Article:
Saturday, December 02, 2017

Graduating, reluctantly, from the shallow end of motherhood to the deep end

This kid is so far gone it's not even possible to pretend I can successfully prevent her from growing up anymore. Her head practically touches the clouds now. Her legs are long, made longer by the everpresent toe shoes she insists on wearing around the house.

 She measures her words before saying them and the things she says sound as if they have been put through a mature filter, examined by someone with far more years and far more experience than a newly turned 12-year-old could possibly have.

Where does a mother begin to capture the change, the growth, the transformation? The going from a squishy thing someone placed on my chest one November evening after the second longest day of my life (the first longest was the birth of my first child) to a long, quick-witted, self possessed human who determines her own future minute by minute. It's outrageous ,yet, so standard no one seems to step back and say, what the fuck?

Where did this woman child come from and how did she get in my house? And how many missteps on my part will it take to recognize the arrogance of my belief that I am somehow shaping her and her big sister, pouring them into some mold I created for them in order to fulfill some unrecognized dreams of my own regarding who I'd be or what I'd do or how the world perceived me--if only I had a second go at it?

I know in my bones I don't control these little people nor do I want to. But it's a letting go that doesn't come natural to me. It's nostalgia. It's a longing for the days when something as simple as a walk through the meadow, across the stone wall and down the long hill to the public library to fill our bag with magical picture books--books I was sure would inspire and enlighten-- and carry them back up the hill to read in front of the fire on a November day. And we had nowhere to go, nowhere to be, but there. And no one to be but ourselves. Mother and children. It was all enough.

Now each day is measured by how productive we are, how prepared for the future, how striving, moving forward, how not in the moment we are. What about school, what about ballet, what about soccer, what about skiing, what about that friend you once had, where is she now, what about that honors class you dropped, and your homework. What about, what next, what's more, better, harder, more?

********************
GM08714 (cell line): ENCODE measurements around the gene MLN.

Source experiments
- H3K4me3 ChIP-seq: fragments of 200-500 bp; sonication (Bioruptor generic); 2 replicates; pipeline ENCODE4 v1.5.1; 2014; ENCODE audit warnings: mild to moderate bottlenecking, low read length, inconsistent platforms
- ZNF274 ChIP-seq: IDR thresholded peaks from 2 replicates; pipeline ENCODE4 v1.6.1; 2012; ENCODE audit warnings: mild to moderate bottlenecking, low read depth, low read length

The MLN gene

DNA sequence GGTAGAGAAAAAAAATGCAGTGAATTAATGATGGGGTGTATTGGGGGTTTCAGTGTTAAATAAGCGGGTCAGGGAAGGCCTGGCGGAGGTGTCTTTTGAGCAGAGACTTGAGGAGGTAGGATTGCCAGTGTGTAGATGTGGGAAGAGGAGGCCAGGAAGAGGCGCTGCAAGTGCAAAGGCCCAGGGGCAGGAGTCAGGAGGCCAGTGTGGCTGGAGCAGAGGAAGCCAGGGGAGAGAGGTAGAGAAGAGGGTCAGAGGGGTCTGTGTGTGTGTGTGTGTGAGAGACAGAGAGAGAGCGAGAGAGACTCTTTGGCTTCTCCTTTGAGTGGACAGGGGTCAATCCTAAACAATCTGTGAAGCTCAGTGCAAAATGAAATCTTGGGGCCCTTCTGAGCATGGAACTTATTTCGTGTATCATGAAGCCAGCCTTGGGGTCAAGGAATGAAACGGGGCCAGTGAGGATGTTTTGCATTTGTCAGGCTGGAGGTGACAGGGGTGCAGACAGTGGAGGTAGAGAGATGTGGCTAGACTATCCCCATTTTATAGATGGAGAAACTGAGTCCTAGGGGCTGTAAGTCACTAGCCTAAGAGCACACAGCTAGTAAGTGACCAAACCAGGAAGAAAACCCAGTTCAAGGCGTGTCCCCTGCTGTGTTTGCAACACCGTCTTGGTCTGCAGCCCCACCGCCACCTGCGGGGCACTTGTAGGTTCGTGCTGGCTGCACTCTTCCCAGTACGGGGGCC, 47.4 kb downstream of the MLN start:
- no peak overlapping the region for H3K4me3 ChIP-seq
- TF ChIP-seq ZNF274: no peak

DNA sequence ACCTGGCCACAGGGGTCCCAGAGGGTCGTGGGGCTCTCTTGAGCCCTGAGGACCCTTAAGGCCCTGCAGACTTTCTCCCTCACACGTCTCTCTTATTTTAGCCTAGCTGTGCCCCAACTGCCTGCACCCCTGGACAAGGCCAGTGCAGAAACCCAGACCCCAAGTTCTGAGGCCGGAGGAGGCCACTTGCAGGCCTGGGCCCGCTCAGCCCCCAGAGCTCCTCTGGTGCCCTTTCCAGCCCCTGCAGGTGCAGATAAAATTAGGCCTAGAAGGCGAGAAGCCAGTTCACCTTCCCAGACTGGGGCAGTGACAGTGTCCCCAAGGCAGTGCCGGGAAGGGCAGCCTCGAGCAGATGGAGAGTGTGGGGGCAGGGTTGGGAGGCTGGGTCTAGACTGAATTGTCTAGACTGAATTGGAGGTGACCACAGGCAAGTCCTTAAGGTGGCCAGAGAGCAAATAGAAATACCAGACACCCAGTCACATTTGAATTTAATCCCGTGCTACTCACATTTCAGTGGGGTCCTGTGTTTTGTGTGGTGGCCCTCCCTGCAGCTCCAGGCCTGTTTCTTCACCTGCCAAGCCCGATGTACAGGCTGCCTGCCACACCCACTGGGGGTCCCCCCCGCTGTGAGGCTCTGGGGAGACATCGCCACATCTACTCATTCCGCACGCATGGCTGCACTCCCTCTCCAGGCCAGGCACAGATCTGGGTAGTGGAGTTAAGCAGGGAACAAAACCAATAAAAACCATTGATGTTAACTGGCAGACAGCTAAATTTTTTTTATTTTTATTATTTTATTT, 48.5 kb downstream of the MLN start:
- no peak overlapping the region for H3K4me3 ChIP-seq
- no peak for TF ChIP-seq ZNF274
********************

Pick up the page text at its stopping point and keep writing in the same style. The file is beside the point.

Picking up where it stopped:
Humans doing were once humans being. Thankfully my kids push back. They know better than I that life is the here and now. They know who they are and call me out when I pressure them to be someone else. I can learn so much from these children.

The other day I had a tantrum trying to get the house, a guest room, ready for guests. A ball of resentment and helplessness, I was the child. Isla was the mother. She calmly asked how she could help, told me to relax, fetched me pillow cases and blankets and fresh sheets. I hated myself in that moment, but could not calm the child in me. So the child who lives with me took over.  As wrong as that felt, as ashamed as it made me feel, I was proud of that kid. My kid.

The after-school hot chocolate is coming, I promise.

Wednesday, January 04, 2017

Walking in the woods today, I lost my bearings

* As has become habit, I wrote this ages ago and left it to languish in my drafts folder. The onset of a new year inspired me to set it free. 

Walking in the woods today, I lost my bearings as I sometimes do when the wood floor is littered with a carpet of dry leaves. Nothing looked familiar. Was I too far North or too far South to find the main trail that led back down the ridge to my parents' cabin?

I momentarily recognized nothing. I had no sense of direction other than down.

Just when I started to feel irritated with myself-- I grew up in these woods, so how could I be lost, not to mention I don't much like bushwhacking because it triggers my claustrophobia-- I spotted a large rock propped up against a tree. It had to have been put there by a human--most likely, surely, my father.

Marking his way through the woods, stopping to pile up stones in a crude sculpture, a cairn, as well as pick up sticks off the trail, was one of my father's favorite ways to occupy his time. The trees were his friends. The woods were his home. If he could have, he would have tidied up the entire 80 acres, to the point of there being no stray branch or twig out of place. A meticulously kept domicile.

A few yards later, I spotted another cairn. This one was carefully stacked, a flat gray rock on the bottom, another less symmetrical rock on top of that, then another. My irritation subsided. "He's still guiding me," I thought. "Even though he's not here, my father is telling me which way to go and it will always be so."

My father is always in the woods for me. Vermont was his home, his dwelling place, his birthplace, his resting place. He felt the trees around him. He appreciated their permanence, perhaps in contrast with the tragic impermanence of his father, who died when Dad was only 5. He grew up with the trees, whose roots went just as deep into Vermont soil as his own. He learned community from the trees who never shun their neighbors, each swaying to the same breeze, each standing at the ready to hold the other up for as long as possible should one grow weary of standing up straight and simply let go.

"I've got you," the trees say without speaking.

"I've got you," my dad's many stone piles say to me